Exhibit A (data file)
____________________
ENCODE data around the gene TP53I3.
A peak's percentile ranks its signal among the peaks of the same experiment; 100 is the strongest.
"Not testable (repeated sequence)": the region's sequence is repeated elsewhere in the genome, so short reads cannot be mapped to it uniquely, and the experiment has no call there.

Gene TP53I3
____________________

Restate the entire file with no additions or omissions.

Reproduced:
ENCODE data around the gene TP53I3.
A peak's percentile ranks its signal among the peaks of the same experiment; 100 is the strongest.
"Not testable (repeated sequence)": the region's sequence is repeated elsewhere in the genome, so short reads cannot be mapped to it uniquely, and the experiment has no call there.

Gene TP53I3